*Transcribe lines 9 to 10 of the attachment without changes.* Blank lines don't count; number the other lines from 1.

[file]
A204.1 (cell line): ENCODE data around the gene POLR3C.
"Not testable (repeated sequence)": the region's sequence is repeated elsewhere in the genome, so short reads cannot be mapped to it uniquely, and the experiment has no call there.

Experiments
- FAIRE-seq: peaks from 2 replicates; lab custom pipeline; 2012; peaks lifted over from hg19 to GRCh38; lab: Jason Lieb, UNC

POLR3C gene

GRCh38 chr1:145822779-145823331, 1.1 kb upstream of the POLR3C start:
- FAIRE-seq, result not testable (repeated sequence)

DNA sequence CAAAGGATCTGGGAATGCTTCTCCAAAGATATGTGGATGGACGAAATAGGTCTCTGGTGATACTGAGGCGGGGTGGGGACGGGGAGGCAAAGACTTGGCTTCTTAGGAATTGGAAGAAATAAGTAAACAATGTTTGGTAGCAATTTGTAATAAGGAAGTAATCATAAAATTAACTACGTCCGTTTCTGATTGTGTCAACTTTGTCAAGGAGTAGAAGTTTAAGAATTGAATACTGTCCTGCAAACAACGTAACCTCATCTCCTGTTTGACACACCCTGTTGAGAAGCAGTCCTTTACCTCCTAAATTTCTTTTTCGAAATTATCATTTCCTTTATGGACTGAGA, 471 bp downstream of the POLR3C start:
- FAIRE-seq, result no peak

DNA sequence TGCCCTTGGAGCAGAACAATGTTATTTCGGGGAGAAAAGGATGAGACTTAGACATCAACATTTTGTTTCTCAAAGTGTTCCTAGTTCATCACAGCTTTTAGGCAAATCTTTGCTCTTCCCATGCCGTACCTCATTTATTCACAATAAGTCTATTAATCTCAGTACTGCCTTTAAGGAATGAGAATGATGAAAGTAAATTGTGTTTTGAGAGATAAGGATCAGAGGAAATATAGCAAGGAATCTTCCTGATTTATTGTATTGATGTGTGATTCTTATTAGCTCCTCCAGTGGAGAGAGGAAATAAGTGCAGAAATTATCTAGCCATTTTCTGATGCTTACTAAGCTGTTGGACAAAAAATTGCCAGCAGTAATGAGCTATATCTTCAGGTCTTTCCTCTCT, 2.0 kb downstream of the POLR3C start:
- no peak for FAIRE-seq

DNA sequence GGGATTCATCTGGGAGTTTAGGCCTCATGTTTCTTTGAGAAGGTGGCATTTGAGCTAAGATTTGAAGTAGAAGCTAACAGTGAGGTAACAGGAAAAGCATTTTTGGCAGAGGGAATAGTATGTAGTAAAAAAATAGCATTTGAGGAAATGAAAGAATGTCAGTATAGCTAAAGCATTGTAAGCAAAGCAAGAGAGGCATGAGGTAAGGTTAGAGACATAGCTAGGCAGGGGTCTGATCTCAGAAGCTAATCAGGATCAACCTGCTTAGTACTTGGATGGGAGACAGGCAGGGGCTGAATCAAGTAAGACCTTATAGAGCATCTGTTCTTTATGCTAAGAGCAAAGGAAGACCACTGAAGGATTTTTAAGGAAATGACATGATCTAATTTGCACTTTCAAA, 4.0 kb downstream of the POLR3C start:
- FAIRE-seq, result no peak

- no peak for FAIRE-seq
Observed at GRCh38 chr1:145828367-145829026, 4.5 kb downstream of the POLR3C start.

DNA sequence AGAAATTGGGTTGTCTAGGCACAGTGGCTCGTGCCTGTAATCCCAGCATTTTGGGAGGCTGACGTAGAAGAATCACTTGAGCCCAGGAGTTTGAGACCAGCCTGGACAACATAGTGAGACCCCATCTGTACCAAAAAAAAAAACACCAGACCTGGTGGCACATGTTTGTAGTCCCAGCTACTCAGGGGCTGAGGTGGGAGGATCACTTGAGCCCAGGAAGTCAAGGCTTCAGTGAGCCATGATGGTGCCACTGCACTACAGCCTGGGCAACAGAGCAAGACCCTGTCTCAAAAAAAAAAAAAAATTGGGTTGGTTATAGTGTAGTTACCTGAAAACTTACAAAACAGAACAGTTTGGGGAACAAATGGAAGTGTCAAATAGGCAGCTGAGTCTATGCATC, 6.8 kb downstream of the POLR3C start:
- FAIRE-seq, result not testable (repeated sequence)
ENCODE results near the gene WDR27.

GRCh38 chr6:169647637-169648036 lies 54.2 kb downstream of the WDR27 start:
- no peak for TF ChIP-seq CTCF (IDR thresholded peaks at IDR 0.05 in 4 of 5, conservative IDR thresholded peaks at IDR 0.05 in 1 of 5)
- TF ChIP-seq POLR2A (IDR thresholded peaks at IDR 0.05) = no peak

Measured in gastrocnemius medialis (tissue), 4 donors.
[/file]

- FAIRE-seq, result no peak

DNA sequence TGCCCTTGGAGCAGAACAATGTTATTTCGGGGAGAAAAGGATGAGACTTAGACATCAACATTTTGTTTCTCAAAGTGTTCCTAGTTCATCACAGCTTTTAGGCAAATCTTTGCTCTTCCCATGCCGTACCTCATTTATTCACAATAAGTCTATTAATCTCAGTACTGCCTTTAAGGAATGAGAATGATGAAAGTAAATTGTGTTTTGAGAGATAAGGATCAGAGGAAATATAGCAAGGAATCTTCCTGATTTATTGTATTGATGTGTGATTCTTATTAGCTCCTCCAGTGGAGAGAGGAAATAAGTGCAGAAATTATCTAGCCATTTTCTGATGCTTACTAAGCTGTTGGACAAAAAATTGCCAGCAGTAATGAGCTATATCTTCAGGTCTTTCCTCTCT, 2.0 kb downstream of the POLR3C start: